Technically, the standard definition version of the film wasn't too shabby, so now it gets the high definition treatment. It's disappointing to see the lack of a TrueHD or lossless audio option (something that Letters From Iwo Jima reportedly has as of this writing), but the Dolby Digital Plus 5.1 soundtrack didn't wow me like I thought it would. The battle scenes don't provide as enveloping an experience like I was anticipating, and the artillery guns seemed to fire a little bit too hollow for me. Maybe I was expecting an innards-shaking soundtrack, but this one doesn't do it. The 2.35:1 anamorphic widescreen presentation is encoded via VC-1 and doesn't shed a lot of new detail or depth into the overall image. Along with creating the ships, planes and various bullet hits, Digital Domain also did a lot of altering to the backgrounds of a lot of scenes, and it looks like they even did some color adjusting, which provides a somewhat rustic image, but one that's not consistently sharper over the standard definition disc (which I didn't have to compare).
After the first release, there's a new two-disc edition now, with the extras all on disc two (and in high definition to boot). Starting off, there's an introduction by Eastwood that is more accurately a five-minute interview with him where he discusses the story, the book and production. What follows are six featurettes that focus on the film, all of which are in high definition. "Words on the Page" discusses the book in great detail, along with Bradley's recollections about his dad and the book. If you don't get a chance to read the book, Bradley's stories about how he kept his experiences to himself should shake you from it. William Broyles Jr. (Jarhead) and Paul Haggis (Million Dollar Baby) talk about the challenge to adapt the book. "Six Brave Men" shares the actors' thoughts on the people they portrayed, and a lot of pictures and newsreel footage of the men and the battle accompany the non-production related pieces. "The Making of an Epic" is just that, with a lot of footage of Eastwood on set, and Eastwood crew members like editor Joel Cox and cinematographer Tom Stern (among others) share their thoughts on what they wanted to accomplish. It was nice to see the piece conclude with an interview and thoughts from production designer Henry Bumstead (Vertigo), in what was presumably the last interview before his death in May 2006. "Raising the Flag" focuses on the recreation of the act and how it paralleled to the real thing, while a 10-minute look at the film's visual effects follows, illustrating the painstaking process to make Iceland look like Mount Surabachi. Admittedly, the work that they did looks excellent and probably should have been recognized for an award. "Looking into the Past" is an era-filmed newsreel, along with some stills that document the flag raising, the overall battle and the bond campaign that followed. The trailer rounds out the set.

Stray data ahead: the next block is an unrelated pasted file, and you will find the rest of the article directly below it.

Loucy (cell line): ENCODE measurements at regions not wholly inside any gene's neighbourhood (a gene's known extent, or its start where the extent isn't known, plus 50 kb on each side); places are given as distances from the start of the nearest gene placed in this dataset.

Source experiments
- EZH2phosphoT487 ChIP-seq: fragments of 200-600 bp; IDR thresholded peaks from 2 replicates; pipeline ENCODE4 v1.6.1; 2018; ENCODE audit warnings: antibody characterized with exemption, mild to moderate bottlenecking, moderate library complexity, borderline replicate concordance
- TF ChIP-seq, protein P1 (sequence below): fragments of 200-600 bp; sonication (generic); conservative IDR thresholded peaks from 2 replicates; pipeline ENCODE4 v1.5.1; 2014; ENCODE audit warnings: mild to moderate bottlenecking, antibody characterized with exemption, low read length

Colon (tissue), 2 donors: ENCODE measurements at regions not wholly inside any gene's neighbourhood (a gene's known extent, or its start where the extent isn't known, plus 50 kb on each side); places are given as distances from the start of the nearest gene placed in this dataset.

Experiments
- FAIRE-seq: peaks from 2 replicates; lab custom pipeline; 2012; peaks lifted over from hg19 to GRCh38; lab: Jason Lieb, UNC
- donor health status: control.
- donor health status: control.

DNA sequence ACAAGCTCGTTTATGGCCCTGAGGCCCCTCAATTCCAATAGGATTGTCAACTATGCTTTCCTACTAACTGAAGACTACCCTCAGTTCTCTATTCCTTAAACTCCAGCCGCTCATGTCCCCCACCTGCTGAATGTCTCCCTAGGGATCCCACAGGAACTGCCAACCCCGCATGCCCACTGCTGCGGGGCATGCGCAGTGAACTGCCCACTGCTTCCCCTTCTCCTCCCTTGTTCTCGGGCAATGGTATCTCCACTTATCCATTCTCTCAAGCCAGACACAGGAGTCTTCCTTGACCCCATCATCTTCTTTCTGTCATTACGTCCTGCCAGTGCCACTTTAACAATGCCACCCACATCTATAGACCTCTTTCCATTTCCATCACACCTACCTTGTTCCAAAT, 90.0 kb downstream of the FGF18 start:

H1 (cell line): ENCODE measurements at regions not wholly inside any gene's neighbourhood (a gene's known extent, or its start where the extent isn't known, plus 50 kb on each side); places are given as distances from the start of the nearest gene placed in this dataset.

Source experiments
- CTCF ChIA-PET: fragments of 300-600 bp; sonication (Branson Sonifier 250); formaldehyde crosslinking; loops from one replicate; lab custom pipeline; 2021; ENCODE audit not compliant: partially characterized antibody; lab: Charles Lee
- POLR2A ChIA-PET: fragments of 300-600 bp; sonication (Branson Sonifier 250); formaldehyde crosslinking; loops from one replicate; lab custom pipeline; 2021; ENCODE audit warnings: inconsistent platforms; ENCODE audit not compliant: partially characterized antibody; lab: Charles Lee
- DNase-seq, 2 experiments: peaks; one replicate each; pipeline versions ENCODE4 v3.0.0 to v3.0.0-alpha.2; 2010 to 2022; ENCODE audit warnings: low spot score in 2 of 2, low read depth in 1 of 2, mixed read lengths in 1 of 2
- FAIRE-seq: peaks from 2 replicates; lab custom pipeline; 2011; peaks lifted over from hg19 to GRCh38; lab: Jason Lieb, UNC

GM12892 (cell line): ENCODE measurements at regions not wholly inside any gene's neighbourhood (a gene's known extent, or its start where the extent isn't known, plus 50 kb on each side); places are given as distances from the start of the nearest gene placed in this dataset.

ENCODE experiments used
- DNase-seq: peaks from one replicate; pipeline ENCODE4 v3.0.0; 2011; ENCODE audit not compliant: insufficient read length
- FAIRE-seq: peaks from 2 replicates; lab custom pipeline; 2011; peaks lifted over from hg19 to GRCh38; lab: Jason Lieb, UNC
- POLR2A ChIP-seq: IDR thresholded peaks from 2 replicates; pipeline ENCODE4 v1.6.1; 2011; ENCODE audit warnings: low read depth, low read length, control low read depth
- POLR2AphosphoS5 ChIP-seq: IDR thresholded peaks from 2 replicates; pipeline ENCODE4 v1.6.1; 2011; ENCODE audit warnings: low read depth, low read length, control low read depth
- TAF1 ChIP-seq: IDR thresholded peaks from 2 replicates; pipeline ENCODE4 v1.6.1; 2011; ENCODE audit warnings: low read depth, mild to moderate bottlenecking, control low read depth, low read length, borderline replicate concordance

The Rebuttal Witnesses
Understanding that there are always going to be things from the book that don't make it to the film interpretation, it would have been nice to see a little more exposition on those who didn't make it off the island. Bradley's book does an excellent job of this, whereas in the film, more focus was placed on the sometimes distasteful public relations blitz that the survivors endured. Although to be fair, the "Words on the Page" and "Six Brave Men" pieces cover the ground that I thought the film didn't.
When asked about their service, meritorious or otherwise, most veterans of that era always say "it's OK, if I didn't do it, somebody else would have." I think that Flags of our Fathers helps illustrate that better than most films of the genre. It serves as an excellent companion to Letters From Iwo Jima and together makes for the most memorable and moving war epic in decades. The previous version of this disc was only available in standard definition and had no extras, so this is worth the upgrade based on that judgment. See both, rent both, buy both.
DreamWorks and Paramount are sentenced to 45 days extra duty and a reduction in pay (and grade) for double-dipping, but the cast and crew are acquitted and released with the thanks of the court.
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• Introduction by Clint Eastwood